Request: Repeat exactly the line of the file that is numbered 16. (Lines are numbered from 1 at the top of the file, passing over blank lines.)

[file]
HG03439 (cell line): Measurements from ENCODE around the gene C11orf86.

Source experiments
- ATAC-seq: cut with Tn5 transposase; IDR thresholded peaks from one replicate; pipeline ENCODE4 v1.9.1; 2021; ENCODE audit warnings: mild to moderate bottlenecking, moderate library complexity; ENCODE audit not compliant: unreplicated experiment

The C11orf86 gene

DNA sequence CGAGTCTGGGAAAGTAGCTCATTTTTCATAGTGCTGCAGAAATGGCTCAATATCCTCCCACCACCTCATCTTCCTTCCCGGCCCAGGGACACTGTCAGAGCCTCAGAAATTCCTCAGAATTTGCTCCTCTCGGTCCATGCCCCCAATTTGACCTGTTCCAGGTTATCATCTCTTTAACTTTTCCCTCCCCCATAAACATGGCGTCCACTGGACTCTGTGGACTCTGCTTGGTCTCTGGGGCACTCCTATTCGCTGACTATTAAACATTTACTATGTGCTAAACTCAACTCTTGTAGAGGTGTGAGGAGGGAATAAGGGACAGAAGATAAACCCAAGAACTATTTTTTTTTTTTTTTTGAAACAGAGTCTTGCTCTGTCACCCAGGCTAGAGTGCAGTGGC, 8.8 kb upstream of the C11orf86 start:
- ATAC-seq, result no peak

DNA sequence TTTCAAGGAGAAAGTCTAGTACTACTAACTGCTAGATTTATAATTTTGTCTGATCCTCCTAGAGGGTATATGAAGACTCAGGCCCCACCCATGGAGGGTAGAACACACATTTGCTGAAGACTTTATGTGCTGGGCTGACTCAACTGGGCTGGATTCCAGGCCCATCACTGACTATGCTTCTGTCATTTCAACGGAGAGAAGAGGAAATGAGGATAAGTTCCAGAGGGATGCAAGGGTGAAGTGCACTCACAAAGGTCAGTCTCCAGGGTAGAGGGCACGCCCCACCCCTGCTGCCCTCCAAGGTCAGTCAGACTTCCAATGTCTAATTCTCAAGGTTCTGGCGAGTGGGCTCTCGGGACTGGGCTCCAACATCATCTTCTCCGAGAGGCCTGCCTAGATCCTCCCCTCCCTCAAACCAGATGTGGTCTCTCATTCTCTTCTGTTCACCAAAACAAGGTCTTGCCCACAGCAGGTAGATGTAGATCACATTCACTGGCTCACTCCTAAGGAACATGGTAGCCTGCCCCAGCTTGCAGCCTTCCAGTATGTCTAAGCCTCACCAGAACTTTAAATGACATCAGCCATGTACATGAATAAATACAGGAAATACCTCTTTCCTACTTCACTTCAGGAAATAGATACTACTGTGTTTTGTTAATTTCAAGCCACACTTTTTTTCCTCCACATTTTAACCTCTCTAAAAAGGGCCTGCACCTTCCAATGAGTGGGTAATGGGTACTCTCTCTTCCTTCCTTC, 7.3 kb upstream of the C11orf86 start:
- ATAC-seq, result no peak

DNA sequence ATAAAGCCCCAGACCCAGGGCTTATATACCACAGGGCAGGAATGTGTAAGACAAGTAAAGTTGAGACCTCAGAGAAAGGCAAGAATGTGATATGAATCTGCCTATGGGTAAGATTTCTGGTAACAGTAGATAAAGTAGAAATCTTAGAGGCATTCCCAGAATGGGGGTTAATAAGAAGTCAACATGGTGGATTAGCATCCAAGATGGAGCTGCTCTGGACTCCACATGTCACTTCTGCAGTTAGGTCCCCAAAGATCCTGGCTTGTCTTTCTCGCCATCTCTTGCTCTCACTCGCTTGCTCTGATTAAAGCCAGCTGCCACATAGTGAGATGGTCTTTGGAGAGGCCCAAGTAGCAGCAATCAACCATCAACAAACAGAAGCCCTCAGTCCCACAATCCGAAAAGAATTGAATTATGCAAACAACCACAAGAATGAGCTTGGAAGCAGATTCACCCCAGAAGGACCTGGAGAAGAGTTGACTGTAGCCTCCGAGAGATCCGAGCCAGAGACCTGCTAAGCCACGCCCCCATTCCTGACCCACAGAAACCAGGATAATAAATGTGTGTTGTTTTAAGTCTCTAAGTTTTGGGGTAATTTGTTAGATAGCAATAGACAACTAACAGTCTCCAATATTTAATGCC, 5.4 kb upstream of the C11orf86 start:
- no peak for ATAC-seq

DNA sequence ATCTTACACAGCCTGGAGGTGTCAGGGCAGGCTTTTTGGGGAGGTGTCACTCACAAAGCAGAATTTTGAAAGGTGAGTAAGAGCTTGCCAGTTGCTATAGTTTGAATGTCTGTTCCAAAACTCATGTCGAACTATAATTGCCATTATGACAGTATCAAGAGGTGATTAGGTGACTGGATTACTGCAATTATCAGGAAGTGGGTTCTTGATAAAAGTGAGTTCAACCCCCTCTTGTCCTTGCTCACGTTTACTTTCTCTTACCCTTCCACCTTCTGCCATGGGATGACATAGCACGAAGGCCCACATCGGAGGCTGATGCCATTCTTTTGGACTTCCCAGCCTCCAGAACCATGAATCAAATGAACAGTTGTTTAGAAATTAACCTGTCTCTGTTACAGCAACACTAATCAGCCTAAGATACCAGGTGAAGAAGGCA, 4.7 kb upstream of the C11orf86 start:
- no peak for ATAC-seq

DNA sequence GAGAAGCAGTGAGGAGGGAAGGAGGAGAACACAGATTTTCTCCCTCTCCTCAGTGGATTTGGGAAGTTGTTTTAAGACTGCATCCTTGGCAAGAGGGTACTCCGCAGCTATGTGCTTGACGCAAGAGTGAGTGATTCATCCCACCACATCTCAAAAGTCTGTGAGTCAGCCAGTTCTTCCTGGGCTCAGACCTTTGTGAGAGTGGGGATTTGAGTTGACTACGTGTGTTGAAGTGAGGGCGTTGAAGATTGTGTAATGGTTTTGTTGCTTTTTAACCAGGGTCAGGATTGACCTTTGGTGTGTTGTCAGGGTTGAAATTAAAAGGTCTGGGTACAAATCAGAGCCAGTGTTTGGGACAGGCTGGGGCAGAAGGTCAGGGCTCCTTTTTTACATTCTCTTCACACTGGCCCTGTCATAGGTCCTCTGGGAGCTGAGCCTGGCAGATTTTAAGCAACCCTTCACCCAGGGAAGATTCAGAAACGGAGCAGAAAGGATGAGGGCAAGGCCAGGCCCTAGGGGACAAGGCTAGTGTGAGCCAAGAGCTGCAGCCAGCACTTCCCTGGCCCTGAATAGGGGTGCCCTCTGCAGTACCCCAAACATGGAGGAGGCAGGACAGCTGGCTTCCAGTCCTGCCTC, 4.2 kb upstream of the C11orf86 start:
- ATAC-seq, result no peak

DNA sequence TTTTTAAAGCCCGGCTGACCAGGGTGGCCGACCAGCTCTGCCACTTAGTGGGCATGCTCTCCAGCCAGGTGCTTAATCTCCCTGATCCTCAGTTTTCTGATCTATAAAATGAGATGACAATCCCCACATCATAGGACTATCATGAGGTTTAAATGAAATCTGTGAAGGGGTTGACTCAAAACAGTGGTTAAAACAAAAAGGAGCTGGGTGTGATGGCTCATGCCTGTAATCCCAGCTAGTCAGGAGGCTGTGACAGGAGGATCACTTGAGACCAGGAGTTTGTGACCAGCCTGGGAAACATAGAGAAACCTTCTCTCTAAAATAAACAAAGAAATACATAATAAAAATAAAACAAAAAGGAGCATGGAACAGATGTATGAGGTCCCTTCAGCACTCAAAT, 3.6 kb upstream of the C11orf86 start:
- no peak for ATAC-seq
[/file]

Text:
- no peak for ATAC-seq